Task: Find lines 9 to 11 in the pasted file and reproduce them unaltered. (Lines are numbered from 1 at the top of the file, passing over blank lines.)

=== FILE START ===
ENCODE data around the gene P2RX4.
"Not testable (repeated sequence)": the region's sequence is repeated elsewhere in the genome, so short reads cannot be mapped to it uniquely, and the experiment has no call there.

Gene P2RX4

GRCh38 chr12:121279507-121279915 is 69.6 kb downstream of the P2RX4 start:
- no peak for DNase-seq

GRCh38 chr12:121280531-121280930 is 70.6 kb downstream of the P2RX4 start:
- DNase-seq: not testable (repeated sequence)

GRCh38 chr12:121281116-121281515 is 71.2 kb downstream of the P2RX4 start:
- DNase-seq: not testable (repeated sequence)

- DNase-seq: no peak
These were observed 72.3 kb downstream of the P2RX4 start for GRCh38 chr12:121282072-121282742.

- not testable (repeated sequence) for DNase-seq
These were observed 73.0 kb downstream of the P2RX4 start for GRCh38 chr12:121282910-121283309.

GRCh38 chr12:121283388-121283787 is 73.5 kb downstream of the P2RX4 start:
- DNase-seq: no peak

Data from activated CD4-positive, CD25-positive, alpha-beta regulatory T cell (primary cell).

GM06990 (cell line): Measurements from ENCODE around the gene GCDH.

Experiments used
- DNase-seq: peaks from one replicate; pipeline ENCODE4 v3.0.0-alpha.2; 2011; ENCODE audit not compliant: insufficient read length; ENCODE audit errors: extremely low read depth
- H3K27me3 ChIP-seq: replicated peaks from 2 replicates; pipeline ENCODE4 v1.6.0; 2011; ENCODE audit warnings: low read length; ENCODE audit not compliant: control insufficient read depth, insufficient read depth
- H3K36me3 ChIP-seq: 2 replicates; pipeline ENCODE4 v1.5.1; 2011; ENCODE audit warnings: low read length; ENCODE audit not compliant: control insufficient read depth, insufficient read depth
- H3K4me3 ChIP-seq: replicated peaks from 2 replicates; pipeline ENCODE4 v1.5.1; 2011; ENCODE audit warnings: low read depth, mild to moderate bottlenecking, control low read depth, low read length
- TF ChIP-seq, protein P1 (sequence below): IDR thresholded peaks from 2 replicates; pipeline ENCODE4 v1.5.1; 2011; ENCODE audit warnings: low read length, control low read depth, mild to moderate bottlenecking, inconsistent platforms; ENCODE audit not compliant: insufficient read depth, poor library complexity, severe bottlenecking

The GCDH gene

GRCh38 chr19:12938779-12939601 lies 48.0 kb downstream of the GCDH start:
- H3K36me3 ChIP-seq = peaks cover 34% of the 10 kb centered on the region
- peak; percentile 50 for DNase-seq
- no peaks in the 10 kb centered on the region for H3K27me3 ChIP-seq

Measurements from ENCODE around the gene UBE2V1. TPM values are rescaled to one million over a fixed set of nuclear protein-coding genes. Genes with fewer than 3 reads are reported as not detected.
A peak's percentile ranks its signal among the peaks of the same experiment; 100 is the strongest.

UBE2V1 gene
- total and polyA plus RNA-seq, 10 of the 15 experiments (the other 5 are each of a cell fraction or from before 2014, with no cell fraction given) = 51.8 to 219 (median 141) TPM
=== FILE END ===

- DNase-seq: not testable (repeated sequence)

- DNase-seq: no peak
These were observed 72.3 kb downstream of the P2RX4 start for GRCh38 chr12:121282072-121282742.